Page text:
The Special ends with all the characters getting together at some Life Day cave, and more Wookies arrive by walking in from outer space … I really don’t what to say about that other than, “WHAT THE HECK?”. The Wookies all dress in red robes, and just when you thought things couldn’t get any stupider, Princes Leia sings this lame Life Day song ... bleah! In truth, Carrie Fisher actually has a fine singing voice, it’s just a really bland song. Then to finish everything, Chewbacca begins to have nostalgic flashbacks on the events of the first film, which really makes you wish you were just watching "Star Wars 4: A New Hope" again. I mean, clip shows are perfectly good movie clichés, but they need to come from lead characters and better films then this.


    Overall, there really isn’t any anger coming from me while discussing this Star Wars special, as I’m far more confused and bewildered that such an absurd and pointless thing like this could possibly exists. Don’t get me wrong, it’s definitely the worst thing to be released under the Star Wars name and one of the worst things to be created by human hand, but there is still something gratifying about saying I saw it once, and as a die hard Star Wars fan, I just feel complete. There really is no reason to be angry with this special, it only aired once, has never re-aired, and has never been released on home video. So, if anyone watches this, it’s their choice. I’d only recommend this if you’re one of the purist of fans that has to watch everything under the Star Wars banner. Yet, even to that extent, I’d only recommend watching this special from a distance, and make sure you’re doing something productive like ironing cloths or cooking dinner. It’s a terrible special, plain and simple, but it has a place in the Star Wars history books, and for some, it might just be worth seeing if only to believe it actually happened.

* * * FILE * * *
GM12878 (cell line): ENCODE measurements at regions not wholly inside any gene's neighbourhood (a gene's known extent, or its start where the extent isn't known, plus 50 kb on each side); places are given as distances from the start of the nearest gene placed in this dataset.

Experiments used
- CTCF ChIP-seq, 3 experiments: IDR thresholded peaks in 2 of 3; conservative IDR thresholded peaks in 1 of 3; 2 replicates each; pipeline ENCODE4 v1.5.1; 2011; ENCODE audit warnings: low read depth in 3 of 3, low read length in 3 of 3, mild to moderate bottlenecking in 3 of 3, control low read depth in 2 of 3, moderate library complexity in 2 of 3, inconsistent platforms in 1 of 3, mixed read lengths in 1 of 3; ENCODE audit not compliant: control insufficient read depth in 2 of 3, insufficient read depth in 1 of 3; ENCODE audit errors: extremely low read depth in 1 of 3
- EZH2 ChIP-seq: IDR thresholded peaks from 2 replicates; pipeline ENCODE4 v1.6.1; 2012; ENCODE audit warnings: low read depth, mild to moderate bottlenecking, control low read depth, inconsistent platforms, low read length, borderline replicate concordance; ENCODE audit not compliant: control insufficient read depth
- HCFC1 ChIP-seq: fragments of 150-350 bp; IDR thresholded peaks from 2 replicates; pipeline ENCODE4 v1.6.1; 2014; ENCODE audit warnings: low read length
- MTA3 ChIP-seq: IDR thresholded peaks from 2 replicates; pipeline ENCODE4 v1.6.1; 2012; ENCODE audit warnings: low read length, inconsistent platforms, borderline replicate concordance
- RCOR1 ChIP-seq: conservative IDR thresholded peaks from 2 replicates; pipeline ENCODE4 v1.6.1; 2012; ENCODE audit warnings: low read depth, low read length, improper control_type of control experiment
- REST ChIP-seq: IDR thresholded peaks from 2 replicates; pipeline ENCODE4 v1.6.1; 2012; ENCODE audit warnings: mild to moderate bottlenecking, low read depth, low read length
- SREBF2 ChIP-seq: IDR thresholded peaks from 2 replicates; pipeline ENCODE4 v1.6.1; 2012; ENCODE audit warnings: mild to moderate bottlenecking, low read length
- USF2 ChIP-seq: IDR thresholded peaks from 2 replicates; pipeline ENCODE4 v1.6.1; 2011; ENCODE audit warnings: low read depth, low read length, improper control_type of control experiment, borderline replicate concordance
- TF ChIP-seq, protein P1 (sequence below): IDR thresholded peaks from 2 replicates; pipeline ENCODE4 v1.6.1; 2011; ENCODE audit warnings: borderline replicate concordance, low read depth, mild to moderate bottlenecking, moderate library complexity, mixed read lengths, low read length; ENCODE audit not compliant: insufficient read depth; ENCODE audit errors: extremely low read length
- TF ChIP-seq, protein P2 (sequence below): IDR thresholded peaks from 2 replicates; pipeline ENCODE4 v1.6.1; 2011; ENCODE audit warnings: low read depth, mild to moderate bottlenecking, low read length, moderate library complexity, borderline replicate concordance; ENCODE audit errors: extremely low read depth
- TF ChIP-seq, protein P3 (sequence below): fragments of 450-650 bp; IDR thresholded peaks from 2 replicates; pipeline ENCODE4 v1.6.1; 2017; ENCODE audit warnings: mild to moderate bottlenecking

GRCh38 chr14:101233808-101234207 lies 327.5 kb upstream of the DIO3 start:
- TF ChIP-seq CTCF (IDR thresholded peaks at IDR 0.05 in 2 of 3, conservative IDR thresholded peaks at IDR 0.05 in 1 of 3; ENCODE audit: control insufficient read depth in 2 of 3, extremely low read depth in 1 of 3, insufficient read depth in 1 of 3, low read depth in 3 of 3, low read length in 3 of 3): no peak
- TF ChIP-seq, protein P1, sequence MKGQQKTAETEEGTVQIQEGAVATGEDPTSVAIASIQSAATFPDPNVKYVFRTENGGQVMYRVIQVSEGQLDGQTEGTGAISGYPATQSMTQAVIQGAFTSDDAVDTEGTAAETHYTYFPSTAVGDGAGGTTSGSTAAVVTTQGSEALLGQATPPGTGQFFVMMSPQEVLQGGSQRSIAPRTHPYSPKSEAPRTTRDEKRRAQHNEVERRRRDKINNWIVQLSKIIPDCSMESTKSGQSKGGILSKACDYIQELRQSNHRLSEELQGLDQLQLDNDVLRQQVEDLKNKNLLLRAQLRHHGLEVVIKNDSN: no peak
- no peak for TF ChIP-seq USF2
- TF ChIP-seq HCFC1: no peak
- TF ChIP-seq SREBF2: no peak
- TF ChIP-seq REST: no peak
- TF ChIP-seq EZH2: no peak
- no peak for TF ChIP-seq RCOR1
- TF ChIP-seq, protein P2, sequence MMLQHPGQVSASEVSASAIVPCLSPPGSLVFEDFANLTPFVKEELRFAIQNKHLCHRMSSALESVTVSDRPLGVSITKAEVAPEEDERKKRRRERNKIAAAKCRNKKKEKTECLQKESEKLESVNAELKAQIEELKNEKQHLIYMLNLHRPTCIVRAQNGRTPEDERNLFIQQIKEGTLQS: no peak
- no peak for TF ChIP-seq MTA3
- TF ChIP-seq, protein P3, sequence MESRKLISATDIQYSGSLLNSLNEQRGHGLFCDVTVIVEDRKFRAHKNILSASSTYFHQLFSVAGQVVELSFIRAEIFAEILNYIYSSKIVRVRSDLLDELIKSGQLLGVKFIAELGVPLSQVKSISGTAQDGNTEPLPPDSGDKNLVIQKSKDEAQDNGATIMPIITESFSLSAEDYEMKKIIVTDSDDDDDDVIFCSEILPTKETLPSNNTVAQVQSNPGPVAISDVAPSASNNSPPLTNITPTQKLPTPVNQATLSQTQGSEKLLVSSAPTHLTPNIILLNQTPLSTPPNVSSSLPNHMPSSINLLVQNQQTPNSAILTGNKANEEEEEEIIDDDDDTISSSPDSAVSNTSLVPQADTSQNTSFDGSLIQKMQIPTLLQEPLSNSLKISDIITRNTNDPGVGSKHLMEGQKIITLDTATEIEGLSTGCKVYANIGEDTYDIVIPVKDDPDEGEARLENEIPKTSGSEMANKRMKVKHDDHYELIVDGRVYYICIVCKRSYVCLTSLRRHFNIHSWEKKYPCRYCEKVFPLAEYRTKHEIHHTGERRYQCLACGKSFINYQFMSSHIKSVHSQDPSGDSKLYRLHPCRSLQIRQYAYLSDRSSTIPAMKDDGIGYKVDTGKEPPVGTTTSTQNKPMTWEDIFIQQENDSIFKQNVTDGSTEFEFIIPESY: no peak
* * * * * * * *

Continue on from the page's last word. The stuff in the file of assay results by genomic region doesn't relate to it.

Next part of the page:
I give “The Star Wars Holiday Special” 1 star out of 5, and that’s probably more than it deserves. Well, that was bad, but there are more Christmas specials to be reviewed this season on my site, and the next one is going to be a really good one.

                                “And May the Schwartz Be With You!”